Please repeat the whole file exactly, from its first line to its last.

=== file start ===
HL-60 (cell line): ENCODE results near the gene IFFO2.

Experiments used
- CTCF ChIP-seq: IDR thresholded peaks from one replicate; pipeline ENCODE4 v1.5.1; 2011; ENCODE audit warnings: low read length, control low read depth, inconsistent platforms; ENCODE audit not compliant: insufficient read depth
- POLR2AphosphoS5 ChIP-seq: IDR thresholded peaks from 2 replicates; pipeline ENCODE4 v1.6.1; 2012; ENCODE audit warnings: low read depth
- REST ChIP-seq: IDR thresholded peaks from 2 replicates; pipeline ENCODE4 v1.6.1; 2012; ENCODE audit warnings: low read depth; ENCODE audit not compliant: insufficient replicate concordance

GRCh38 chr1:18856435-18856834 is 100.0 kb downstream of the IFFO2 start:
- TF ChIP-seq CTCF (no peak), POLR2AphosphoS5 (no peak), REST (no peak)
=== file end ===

HL-60 (cell line): ENCODE results near the gene IFFO2.

Experiments used
- CTCF ChIP-seq: IDR thresholded peaks from one replicate; pipeline ENCODE4 v1.5.1; 2011; ENCODE audit warnings: low read length, control low read depth, inconsistent platforms; ENCODE audit not compliant: insufficient read depth
- POLR2AphosphoS5 ChIP-seq: IDR thresholded peaks from 2 replicates; pipeline ENCODE4 v1.6.1; 2012; ENCODE audit warnings: low read depth
- REST ChIP-seq: IDR thresholded peaks from 2 replicates; pipeline ENCODE4 v1.6.1; 2012; ENCODE audit warnings: low read depth; ENCODE audit not compliant: insufficient replicate concordance

GRCh38 chr1:18856435-18856834 is 100.0 kb downstream of the IFFO2 start:
- TF ChIP-seq CTCF (no peak), POLR2AphosphoS5 (no peak), REST (no peak)